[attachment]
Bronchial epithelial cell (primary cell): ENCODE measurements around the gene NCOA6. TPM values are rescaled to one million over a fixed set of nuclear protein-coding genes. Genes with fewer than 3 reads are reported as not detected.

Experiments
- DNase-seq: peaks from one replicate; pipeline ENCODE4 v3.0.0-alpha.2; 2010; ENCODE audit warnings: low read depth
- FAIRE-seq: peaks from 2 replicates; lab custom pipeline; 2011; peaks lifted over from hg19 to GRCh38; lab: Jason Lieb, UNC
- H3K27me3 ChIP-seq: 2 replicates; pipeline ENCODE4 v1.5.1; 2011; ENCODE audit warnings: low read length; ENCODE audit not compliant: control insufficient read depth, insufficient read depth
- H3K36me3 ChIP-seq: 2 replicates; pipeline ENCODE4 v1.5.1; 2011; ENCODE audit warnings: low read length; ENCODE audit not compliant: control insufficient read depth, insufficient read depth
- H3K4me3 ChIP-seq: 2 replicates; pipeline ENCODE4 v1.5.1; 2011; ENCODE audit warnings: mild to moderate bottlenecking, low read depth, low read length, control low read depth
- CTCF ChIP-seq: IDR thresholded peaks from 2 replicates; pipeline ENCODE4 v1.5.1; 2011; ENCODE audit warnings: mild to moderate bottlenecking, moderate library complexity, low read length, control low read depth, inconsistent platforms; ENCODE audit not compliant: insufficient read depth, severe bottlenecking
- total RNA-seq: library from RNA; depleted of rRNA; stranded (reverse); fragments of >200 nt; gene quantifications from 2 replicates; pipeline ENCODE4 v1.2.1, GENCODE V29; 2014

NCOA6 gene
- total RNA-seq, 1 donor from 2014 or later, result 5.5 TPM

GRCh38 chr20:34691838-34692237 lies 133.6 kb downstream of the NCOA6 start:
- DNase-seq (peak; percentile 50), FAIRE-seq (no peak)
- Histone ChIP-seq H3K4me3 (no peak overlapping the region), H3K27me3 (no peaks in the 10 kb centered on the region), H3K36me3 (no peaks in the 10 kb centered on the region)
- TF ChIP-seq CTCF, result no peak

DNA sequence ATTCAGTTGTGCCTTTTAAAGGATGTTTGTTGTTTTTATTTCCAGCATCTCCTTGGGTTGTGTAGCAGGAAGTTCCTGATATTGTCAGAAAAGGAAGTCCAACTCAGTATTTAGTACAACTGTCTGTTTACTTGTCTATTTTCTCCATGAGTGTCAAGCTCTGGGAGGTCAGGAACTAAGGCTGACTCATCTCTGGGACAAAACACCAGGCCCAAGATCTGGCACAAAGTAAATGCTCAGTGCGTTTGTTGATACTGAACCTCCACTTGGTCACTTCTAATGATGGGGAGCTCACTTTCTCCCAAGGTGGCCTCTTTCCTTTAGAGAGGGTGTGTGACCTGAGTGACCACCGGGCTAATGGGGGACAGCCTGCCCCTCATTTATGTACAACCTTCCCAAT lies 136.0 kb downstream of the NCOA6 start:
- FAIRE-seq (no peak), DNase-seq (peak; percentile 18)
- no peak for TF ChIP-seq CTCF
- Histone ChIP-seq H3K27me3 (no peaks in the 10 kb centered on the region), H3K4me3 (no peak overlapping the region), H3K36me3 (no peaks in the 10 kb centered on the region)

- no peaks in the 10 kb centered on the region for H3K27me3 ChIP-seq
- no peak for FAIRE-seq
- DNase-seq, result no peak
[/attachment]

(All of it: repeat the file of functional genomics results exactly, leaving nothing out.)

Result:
Bronchial epithelial cell (primary cell): ENCODE measurements around the gene NCOA6. TPM values are rescaled to one million over a fixed set of nuclear protein-coding genes. Genes with fewer than 3 reads are reported as not detected.

Experiments
- DNase-seq: peaks from one replicate; pipeline ENCODE4 v3.0.0-alpha.2; 2010; ENCODE audit warnings: low read depth
- FAIRE-seq: peaks from 2 replicates; lab custom pipeline; 2011; peaks lifted over from hg19 to GRCh38; lab: Jason Lieb, UNC
- H3K27me3 ChIP-seq: 2 replicates; pipeline ENCODE4 v1.5.1; 2011; ENCODE audit warnings: low read length; ENCODE audit not compliant: control insufficient read depth, insufficient read depth
- H3K36me3 ChIP-seq: 2 replicates; pipeline ENCODE4 v1.5.1; 2011; ENCODE audit warnings: low read length; ENCODE audit not compliant: control insufficient read depth, insufficient read depth
- H3K4me3 ChIP-seq: 2 replicates; pipeline ENCODE4 v1.5.1; 2011; ENCODE audit warnings: mild to moderate bottlenecking, low read depth, low read length, control low read depth
- CTCF ChIP-seq: IDR thresholded peaks from 2 replicates; pipeline ENCODE4 v1.5.1; 2011; ENCODE audit warnings: mild to moderate bottlenecking, moderate library complexity, low read length, control low read depth, inconsistent platforms; ENCODE audit not compliant: insufficient read depth, severe bottlenecking
- total RNA-seq: library from RNA; depleted of rRNA; stranded (reverse); fragments of >200 nt; gene quantifications from 2 replicates; pipeline ENCODE4 v1.2.1, GENCODE V29; 2014

NCOA6 gene
- total RNA-seq, 1 donor from 2014 or later, result 5.5 TPM

GRCh38 chr20:34691838-34692237 lies 133.6 kb downstream of the NCOA6 start:
- DNase-seq (peak; percentile 50), FAIRE-seq (no peak)
- Histone ChIP-seq H3K4me3 (no peak overlapping the region), H3K27me3 (no peaks in the 10 kb centered on the region), H3K36me3 (no peaks in the 10 kb centered on the region)
- TF ChIP-seq CTCF, result no peak

DNA sequence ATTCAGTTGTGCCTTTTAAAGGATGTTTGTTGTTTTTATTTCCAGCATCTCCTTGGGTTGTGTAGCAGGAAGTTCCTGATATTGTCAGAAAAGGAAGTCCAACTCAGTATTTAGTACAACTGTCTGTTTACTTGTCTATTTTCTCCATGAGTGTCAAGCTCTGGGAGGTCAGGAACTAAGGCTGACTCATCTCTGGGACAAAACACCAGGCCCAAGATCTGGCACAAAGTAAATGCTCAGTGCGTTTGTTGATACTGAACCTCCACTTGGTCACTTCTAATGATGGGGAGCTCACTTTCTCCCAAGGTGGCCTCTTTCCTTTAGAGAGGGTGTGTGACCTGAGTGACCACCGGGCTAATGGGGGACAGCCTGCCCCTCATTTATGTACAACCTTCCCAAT lies 136.0 kb downstream of the NCOA6 start:
- FAIRE-seq (no peak), DNase-seq (peak; percentile 18)
- no peak for TF ChIP-seq CTCF
- Histone ChIP-seq H3K27me3 (no peaks in the 10 kb centered on the region), H3K4me3 (no peak overlapping the region), H3K36me3 (no peaks in the 10 kb centered on the region)

- no peaks in the 10 kb centered on the region for H3K27me3 ChIP-seq
- no peak for FAIRE-seq
- DNase-seq, result no peak